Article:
The cast of one newly picked broadcast series wasn’t exactly jumping for joy during upfront week. That’s when the actors from the ABC alien drama The Whispers, which stars Milo Ventimiglia, Lily Rabe and Barry Sloane, found out that the series would be moving to Vancouver after filming the pilot in Los Angeles. I hear several members of the cast were not happy, and conversations are still ongoing with the series’ producer, ABC Studios. In the end, all actors will likely move or risk being sued for breach of contract. While I hear it wasn’t spelled out to the cast going into the pilot that the project will definitely move if picked up, there is nothing in the actors’ contracts that guarantees that the show would shoot in Los Angeles. Actually, I hear there is language that indicates that the show could move once ordered to series.
Still, such uprooting is never pleasant and illustrates the toll runaway production takes on everyone. There are a lot of advantages to filming in Los Angeles — an abundance of production facilities and experienced crews, closeness to the project’s writers and executives, access to a pool of guest actors and directors as well as great climate and locations. The Whispers picked LA for the pilot mainly because it offered the variety of landscapes it needed, including desert. One thing Los Angeles does not offer is tax breaks, and that alone is pushing drama series production away from California.
Producing broadcast series is a very high risk business, with more than 80% of the shows not making it to Season 2. As one studio executive put it, for a network drama series, the goal in Season 1 is never profit but minimizing the losses. With no incentives for broadcast series that originate in California, filming out of state sheds up to $400,000-$500,000 off the budget of every episode, savings studios can’t easily pass on. Of 28 new drama series for the 2014-15 season, 20 will be filmed out of California as legislation to expand the state’s current $100 million Film and TV tax credit program is currently grinding its way through the legislature.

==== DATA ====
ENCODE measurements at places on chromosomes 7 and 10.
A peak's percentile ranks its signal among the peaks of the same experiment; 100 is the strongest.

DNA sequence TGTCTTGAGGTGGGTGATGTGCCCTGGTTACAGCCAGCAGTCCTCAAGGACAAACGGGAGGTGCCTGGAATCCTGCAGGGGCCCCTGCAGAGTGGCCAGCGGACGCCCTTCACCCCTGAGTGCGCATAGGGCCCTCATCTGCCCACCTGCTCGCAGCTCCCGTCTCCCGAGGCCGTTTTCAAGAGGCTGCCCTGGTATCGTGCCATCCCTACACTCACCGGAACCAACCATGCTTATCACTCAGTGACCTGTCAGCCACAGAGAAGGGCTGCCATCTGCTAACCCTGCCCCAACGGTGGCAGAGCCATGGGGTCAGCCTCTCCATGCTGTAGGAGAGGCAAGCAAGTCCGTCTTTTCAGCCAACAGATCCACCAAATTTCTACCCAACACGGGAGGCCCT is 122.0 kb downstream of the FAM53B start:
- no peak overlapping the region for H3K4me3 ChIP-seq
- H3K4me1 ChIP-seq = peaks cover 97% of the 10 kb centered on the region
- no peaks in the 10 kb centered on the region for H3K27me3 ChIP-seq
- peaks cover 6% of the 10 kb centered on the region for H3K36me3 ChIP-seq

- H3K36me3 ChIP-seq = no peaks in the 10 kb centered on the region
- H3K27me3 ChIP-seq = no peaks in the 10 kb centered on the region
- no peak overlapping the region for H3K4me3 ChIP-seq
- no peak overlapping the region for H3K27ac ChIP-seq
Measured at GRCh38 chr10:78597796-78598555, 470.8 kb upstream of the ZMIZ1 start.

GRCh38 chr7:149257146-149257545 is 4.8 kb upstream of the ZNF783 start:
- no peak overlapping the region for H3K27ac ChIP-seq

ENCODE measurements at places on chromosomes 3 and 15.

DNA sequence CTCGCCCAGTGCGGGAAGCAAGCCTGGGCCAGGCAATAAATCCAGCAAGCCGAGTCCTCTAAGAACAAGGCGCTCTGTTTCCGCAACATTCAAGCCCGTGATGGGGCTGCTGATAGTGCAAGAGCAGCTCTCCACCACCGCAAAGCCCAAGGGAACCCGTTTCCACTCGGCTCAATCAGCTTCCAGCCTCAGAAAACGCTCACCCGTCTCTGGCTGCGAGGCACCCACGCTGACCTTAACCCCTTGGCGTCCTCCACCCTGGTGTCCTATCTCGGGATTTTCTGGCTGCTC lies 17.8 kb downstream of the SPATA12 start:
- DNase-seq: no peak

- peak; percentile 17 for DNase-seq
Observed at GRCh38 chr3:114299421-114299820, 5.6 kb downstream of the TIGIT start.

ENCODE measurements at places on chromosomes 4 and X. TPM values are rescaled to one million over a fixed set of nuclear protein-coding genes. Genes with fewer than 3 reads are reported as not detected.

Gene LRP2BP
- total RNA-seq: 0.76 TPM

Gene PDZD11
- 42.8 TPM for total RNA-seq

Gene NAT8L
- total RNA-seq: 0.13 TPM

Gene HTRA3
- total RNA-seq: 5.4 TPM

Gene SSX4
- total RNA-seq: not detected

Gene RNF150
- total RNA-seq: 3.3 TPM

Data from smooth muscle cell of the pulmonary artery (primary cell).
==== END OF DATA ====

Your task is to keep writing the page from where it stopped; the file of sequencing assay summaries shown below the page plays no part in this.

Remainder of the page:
Los Angeles’ tally fell to an all-time low of four drama pilots this past season (plus straight-to-series Battle Creek for CBS), plummeting from 12 the year before to have the City of Angels slip to No. 2 behind New York and tied with Vancouver. Underscoring the benefits of staying home, all drama pilots shot in LA – The Whispers, CBS’ Scorpion and Stalker and the CW’s Jane The Virgin — went to series for a 100% batting average no other city came closer. It is rare for a CW show to film in LA but producer CBS TV Studios made it feasible for Jane by using facilities and logistical support it had available from recently departed CSI: NY. Los Angeles is gaining two new drama series, which filmed pilots elsewhere: NBC/Uni TV’s State Of Affairs, which shot in New York, under pre-pilot arrangement with star Katherine Heigl, and ABC/ABC Studios’ How To Get Away With Murder, which filmed in Philadelphia, so executive producer Shonda Rhimes, who has two other series filming in LA (Grey’s Anatomy and Scandal), can have hands-on involvement. Big-name talent in front and behind the camera is the main driving force behind keeping drama series production in Los Angeles. But in general, with the exception of Marvel, which films its series in LA, high-concept/genre, special effects-heavy dramas film outside of California and often outside of the U.S.
Introduced in late February, California’s multi-sponsored Film and Television Job Creation and Retention Act aims to put the program on a more stable footing and allow network pilots to be eligible. There is no word yet from Gov. Jerry Brown if he supports or will sign such legislation like he did on the last extension of the program back in 2012, but you could hardly find a bigger incentive for him to do so than the disastrous LA showing this past drama pilot season. With one of the city’s biggest advantages — skilled, seasoned crews — gradually slipping away as below-the-line talent relocates to states with tax breaks, the clock is ticking.
As for Whispers, ABC Studios hopes to bring the show back to LA if it does well and earns a second season. One of the frustrating elements in California’s current, bare-bones incentives program is that it only rewards series that relocate from another state, not those that choose to set production here. The program was named after an ABC Studios series, Ugly Betty, whose move from LA to New York to take advantage of that state’s generous tax credit prompted California to launch the initiative that subsidizes series that opt to move to California. However, because of the limited funds, the process is a lottery, and not all shows that apply get in. Last year, TNT/CBS Studios drama King & Maxwell, which was looking to relocated from Vancouver to LA, was among the lucky ones but got cancelled, and ABC Studios’ Body Of Proof was a beneficiary a few years back, moving from Providence, RI. If Whispers beats the odds of survival of a first-year drama and the odds of winning the California tax credit lottery, it will come home too.